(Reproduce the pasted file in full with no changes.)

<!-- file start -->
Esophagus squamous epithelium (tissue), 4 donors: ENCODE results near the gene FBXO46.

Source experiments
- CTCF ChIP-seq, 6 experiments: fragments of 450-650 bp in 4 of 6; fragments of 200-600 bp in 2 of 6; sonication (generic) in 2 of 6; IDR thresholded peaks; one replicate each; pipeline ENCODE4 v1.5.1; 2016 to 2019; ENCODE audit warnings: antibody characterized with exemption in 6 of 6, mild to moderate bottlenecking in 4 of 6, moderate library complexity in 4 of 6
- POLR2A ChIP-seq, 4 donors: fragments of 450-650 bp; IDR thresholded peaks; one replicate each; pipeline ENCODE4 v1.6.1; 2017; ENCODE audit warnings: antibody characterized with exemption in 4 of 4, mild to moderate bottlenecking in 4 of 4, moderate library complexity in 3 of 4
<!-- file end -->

Esophagus squamous epithelium (tissue), 4 donors: ENCODE results near the gene FBXO46.

Source experiments
- CTCF ChIP-seq, 6 experiments: fragments of 450-650 bp in 4 of 6; fragments of 200-600 bp in 2 of 6; sonication (generic) in 2 of 6; IDR thresholded peaks; one replicate each; pipeline ENCODE4 v1.5.1; 2016 to 2019; ENCODE audit warnings: antibody characterized with exemption in 6 of 6, mild to moderate bottlenecking in 4 of 6, moderate library complexity in 4 of 6
- POLR2A ChIP-seq, 4 donors: fragments of 450-650 bp; IDR thresholded peaks; one replicate each; pipeline ENCODE4 v1.6.1; 2017; ENCODE audit warnings: antibody characterized with exemption in 4 of 4, mild to moderate bottlenecking in 4 of 4, moderate library complexity in 3 of 4